What about your childhood and family life?

W: I had a good, middle-class upbringing and never wanted for anything. I was a good student and attended dancing classes from the age of four to sixteen. I loved it, but I wouldn’t say that dancing was my forte. My dad was a successful businessman but I didn’t get to see him very often because of his work. My mum was subservient and her placid conformity to my father’s demands angered me. Because of that, I became a rebellious teenager, determined to make my mark on the world; to be headstrong and independent.

SJJ: Headstrong and independent—not bad traits.

You work in a circus now, but was that something you always wanted or was there something else you aspired to do?

W: I studied Economics at university but have never had the chance to work in that field. I met my husband at university and against all advice, I married him. I was too young and should have listened to my parents, but I was love struck and saw my future life through rose coloured glasses. In reality, I left my home to escape one dominant man but all I did was exchange him for another more dangerous example.

SJJ: Well as they say, hindsight is 20/20.

Is there anything you would like to divulge about yourself; something perhaps that’s not well known?

W: I’m fighting an alcohol addiction. Due to my failed marriage and running away to a circus where I feel distanced from those around me, I have too much time to think and wallow in my misfortune. I hide my drinking from the other girls as much as I can, but I think Melissa, one of the other dancers, is suspicious.

SJJ: Now, I was not suspecting that. But, thank you for being so candid. The first step to helping yourself is admitting you have a problem.

If you don’t want to answer this next question, I completely understand. But what do you regret the most?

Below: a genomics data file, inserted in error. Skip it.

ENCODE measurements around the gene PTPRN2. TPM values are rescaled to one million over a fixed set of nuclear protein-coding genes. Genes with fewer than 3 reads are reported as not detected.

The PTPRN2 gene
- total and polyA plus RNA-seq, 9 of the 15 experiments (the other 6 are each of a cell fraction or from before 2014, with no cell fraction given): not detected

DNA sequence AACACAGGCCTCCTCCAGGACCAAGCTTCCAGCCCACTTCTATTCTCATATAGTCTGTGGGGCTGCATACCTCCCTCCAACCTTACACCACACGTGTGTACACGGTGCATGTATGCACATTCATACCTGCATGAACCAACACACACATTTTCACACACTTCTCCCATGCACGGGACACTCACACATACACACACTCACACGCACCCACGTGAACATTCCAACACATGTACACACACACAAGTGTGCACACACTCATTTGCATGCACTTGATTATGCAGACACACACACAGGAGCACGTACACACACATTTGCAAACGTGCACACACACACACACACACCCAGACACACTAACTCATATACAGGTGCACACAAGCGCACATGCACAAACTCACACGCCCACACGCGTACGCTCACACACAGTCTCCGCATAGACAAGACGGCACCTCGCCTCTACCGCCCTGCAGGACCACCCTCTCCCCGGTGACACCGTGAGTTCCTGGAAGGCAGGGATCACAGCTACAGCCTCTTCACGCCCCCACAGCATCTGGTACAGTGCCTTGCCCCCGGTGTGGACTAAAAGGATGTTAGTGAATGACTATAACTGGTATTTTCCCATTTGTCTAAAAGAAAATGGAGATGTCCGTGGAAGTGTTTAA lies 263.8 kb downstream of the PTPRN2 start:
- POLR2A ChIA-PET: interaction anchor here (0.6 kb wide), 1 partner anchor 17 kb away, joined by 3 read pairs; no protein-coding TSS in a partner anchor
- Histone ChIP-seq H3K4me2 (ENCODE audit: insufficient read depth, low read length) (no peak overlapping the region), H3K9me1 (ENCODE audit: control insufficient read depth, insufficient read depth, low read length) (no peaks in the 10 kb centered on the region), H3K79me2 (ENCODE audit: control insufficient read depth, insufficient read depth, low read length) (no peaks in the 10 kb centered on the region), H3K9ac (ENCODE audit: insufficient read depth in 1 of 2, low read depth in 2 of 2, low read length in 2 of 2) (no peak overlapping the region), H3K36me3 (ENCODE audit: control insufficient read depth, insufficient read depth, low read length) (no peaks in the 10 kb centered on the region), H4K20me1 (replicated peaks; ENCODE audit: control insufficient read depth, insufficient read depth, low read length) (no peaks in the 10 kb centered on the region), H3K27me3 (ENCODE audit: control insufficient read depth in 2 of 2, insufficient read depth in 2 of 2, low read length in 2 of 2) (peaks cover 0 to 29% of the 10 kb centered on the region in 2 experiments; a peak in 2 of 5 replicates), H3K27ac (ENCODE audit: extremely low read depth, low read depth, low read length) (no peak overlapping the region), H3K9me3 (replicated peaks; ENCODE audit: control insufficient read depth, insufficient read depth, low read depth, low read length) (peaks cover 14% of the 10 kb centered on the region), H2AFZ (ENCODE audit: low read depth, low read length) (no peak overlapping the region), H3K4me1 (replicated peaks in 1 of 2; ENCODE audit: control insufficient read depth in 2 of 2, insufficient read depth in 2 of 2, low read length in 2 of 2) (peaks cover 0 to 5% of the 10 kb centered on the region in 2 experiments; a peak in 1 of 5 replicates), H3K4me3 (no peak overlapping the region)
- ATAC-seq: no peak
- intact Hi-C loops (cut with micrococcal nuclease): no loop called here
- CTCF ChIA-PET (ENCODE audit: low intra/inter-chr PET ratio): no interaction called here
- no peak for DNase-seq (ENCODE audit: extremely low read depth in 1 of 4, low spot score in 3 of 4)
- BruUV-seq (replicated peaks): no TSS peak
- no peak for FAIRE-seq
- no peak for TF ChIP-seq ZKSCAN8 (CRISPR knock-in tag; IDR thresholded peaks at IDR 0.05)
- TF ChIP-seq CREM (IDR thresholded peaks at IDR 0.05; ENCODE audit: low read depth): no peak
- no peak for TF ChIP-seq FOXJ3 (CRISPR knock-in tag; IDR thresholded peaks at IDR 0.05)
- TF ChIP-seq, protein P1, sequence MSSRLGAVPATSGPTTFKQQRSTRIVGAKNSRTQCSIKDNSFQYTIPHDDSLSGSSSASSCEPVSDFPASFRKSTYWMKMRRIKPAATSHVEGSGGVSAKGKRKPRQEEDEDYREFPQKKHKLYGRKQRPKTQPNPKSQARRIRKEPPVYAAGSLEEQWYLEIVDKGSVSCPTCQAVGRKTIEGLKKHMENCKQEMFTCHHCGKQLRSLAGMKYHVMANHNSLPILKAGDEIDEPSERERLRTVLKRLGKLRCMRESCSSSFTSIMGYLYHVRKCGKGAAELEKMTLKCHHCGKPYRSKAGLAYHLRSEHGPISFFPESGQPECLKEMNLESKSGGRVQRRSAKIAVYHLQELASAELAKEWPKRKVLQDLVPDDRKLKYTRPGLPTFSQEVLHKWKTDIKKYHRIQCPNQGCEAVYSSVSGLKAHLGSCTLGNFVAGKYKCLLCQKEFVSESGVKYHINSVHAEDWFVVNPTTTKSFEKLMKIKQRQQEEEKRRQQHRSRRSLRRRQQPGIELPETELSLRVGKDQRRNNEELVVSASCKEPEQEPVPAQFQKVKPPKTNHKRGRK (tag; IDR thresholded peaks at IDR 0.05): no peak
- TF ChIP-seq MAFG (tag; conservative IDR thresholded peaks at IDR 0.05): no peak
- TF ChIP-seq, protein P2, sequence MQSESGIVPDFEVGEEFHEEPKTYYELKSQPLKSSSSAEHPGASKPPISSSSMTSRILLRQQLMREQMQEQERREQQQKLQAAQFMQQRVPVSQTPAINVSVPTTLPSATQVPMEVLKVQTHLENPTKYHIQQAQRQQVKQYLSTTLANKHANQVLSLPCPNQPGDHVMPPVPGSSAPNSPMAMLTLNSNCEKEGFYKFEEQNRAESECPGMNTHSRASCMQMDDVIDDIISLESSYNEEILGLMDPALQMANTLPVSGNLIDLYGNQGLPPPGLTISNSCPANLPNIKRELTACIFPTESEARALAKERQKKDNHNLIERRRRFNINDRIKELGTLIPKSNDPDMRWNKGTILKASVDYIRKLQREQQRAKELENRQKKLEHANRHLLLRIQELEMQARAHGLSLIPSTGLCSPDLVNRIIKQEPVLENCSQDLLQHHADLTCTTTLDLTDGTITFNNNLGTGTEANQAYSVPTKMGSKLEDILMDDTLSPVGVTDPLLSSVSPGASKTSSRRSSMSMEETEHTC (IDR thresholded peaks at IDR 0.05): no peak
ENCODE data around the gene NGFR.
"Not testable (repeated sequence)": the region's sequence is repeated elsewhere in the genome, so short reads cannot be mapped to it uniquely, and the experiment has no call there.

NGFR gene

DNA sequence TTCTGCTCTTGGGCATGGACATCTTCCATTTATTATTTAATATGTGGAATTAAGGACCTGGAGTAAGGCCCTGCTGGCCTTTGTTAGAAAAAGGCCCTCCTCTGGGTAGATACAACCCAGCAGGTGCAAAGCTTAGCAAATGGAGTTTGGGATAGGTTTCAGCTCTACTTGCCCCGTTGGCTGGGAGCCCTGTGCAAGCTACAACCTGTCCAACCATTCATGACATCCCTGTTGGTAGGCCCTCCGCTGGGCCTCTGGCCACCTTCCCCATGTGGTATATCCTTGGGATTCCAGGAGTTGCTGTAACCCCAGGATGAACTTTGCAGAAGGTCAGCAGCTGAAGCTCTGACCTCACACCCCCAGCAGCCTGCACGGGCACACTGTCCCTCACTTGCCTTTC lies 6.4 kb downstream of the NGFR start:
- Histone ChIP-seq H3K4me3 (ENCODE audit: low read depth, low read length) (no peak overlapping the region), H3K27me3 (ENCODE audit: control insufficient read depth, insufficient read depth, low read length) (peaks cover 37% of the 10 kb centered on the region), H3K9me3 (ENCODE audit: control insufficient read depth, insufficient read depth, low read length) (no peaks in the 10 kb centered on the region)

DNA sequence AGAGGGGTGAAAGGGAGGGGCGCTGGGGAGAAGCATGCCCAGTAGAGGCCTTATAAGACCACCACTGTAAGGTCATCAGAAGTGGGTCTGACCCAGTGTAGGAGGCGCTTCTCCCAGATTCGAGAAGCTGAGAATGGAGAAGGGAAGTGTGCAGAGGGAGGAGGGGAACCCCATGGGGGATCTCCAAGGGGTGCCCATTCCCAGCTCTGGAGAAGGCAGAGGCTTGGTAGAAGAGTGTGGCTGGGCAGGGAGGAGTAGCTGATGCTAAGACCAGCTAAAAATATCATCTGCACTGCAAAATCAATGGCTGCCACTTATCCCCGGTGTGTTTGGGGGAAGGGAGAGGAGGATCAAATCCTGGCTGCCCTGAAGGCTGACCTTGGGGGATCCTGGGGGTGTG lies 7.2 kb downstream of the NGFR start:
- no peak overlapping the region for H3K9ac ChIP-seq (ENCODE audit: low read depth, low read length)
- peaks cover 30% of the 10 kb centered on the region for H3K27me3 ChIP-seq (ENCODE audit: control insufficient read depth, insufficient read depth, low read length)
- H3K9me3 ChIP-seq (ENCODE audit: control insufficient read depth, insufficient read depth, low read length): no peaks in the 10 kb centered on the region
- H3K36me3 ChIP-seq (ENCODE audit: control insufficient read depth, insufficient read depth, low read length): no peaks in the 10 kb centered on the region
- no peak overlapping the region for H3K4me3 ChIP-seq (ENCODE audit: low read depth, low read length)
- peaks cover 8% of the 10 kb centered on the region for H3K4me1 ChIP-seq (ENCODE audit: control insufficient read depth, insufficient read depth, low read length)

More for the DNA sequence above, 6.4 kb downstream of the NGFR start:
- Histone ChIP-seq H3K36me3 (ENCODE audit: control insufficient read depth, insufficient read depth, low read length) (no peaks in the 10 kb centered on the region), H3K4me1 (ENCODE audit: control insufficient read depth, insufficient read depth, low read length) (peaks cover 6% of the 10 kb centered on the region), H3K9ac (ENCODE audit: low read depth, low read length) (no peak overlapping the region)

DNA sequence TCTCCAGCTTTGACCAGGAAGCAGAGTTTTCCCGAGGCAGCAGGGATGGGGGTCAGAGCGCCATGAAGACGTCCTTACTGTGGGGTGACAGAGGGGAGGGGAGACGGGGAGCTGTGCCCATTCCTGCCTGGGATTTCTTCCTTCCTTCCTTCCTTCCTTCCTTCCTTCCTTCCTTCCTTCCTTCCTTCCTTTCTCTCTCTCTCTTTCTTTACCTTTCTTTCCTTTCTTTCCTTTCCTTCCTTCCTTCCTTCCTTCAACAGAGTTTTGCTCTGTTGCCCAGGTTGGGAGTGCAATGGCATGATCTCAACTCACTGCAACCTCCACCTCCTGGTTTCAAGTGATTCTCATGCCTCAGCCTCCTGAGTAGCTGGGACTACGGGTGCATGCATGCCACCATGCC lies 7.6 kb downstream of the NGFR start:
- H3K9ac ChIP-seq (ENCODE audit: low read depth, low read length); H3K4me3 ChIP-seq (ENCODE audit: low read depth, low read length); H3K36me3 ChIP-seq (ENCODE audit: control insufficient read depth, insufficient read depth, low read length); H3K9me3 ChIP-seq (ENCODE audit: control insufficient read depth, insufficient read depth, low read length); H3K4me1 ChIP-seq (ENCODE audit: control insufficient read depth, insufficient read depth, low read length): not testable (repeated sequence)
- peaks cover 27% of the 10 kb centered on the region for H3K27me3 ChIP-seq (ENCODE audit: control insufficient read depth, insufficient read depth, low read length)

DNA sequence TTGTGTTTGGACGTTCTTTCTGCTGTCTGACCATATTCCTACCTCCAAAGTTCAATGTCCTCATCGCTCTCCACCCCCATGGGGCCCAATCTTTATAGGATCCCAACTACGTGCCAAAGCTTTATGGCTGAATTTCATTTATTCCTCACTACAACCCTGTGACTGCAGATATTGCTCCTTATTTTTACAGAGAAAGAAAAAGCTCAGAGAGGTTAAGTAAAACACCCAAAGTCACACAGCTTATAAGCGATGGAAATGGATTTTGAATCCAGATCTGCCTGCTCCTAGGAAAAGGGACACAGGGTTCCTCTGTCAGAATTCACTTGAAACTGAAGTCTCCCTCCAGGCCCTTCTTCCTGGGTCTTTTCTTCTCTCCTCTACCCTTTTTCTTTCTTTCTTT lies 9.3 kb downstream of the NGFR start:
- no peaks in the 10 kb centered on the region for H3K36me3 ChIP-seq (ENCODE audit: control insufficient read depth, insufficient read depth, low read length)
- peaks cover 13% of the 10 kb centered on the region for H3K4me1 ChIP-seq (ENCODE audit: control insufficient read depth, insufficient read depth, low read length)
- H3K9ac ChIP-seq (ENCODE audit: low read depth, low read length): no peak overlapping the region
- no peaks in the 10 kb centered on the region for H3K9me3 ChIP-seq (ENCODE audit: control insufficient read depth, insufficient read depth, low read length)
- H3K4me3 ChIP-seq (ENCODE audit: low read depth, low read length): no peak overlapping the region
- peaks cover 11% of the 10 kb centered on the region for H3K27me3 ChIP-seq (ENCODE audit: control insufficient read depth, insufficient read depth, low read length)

W: If you mean apart from my marriage, then I would have to say that part of me regrets coming to the circus. It seemed like the perfect way out. I could run away and keep on the move by travelling around and that would make it harder for my ex-husband to find me. I indeed feel safer in Brazil than in my own country, but I´m living on my nerves and drink to quell those emotions.

SJJ: You know, Wendy, you’re braver than you think you are.

I feel like if you could leave the circus you would. So, If you could step into another book, which would it be and how could you contribute to that story?

W: I could easily fit into either of Michele Northwood’s two dancing memoirs: “Fishnets in the Far East” and “Fishnets and Fire-eating.” I could probably mentor the girls during their travels to Korea and Japan. However, as they are true stories, I don’t think she’d allow me to appear!

SJJ: Have you asked her? I mean the worst she could say is no. And besides, there are plenty of fictious novels with real places, and characters who existed (particularly historical fiction). So, why couldn’t a true story have a fictitious character? I’m sure there are books that do.